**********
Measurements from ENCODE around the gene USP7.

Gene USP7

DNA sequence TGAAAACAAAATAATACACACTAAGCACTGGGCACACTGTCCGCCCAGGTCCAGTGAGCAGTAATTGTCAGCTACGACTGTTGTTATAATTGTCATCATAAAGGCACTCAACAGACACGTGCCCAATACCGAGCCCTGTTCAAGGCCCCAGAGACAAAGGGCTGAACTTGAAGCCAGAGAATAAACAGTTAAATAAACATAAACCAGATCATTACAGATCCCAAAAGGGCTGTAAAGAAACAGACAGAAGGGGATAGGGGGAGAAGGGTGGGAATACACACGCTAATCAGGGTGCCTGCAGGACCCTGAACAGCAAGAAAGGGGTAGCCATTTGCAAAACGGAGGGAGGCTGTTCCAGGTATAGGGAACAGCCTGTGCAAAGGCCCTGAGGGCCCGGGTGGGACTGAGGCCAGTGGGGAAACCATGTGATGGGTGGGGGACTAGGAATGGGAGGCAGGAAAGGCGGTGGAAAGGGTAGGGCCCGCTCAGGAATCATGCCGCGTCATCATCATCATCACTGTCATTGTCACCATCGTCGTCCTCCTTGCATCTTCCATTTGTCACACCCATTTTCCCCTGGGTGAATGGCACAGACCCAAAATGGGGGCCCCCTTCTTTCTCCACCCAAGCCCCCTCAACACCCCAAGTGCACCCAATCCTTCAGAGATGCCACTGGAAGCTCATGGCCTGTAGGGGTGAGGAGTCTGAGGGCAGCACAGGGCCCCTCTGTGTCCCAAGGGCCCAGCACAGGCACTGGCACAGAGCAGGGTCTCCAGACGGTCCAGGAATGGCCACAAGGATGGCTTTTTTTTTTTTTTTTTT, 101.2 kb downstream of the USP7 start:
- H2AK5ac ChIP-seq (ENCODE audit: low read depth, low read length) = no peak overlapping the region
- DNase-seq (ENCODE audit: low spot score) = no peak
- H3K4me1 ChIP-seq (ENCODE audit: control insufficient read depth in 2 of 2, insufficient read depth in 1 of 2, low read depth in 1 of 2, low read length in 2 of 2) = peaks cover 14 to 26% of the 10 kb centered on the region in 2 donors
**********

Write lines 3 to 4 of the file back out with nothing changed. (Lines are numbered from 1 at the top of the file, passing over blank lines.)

DNA sequence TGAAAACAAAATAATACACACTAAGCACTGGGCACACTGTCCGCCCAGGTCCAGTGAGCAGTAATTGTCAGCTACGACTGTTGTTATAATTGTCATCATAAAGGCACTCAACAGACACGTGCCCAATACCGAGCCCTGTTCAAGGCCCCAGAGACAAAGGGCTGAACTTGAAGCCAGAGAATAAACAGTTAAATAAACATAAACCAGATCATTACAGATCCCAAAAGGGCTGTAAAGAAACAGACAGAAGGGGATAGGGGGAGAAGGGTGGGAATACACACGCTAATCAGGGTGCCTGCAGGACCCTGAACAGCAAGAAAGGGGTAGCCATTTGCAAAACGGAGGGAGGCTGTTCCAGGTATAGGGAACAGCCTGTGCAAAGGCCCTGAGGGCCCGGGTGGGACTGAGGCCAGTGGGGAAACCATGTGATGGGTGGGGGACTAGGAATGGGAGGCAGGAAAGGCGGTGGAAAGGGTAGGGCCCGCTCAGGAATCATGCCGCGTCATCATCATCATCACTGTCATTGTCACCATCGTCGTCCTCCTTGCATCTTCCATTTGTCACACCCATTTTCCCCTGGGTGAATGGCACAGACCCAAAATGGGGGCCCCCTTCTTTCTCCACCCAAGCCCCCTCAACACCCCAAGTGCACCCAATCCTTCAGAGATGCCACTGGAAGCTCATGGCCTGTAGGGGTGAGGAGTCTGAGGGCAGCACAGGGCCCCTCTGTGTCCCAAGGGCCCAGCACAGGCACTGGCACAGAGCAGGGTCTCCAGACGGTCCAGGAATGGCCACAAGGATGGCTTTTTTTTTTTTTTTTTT, 101.2 kb downstream of the USP7 start:
- H2AK5ac ChIP-seq (ENCODE audit: low read depth, low read length) = no peak overlapping the region